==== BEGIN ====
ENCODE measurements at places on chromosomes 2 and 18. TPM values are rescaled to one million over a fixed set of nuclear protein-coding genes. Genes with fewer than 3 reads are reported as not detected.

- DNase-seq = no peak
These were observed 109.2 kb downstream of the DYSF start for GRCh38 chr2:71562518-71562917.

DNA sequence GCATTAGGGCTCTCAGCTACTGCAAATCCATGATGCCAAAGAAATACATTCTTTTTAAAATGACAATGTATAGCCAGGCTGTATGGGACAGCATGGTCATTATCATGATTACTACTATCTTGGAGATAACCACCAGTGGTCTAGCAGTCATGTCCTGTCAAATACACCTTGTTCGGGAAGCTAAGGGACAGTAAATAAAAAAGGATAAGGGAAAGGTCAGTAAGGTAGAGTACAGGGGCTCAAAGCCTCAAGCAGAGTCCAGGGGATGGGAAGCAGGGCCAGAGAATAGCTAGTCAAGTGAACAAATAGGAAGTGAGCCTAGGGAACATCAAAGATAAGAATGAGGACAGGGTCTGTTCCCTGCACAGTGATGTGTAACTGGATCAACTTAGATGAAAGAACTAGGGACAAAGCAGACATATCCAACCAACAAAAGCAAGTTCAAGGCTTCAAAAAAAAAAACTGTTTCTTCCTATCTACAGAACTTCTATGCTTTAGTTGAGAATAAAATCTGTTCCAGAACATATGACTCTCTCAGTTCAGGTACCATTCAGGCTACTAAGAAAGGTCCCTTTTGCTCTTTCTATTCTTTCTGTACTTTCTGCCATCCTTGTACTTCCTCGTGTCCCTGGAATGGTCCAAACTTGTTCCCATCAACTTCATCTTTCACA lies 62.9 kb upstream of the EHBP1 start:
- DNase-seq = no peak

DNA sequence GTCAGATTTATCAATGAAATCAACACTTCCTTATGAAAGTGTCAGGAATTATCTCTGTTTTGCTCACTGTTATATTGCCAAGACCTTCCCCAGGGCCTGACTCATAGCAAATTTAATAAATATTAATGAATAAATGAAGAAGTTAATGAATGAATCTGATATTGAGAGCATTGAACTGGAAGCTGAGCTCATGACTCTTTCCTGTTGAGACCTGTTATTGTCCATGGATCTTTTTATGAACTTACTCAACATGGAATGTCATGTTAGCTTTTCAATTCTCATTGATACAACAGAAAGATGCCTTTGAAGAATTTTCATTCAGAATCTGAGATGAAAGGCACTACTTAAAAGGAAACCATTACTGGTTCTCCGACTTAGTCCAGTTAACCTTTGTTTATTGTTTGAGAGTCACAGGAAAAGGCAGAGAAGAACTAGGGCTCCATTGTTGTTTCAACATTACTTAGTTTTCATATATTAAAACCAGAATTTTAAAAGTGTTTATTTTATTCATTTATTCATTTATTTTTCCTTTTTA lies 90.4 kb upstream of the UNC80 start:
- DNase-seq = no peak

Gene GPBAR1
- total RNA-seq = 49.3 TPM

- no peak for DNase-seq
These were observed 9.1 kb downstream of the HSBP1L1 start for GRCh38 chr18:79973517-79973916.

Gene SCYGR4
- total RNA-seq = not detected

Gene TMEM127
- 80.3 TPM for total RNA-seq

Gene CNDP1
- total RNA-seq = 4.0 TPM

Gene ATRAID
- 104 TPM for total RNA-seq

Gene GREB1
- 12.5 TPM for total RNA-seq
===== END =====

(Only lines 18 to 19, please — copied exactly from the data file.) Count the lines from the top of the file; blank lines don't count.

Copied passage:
Gene ATRAID
- 104 TPM for total RNA-seq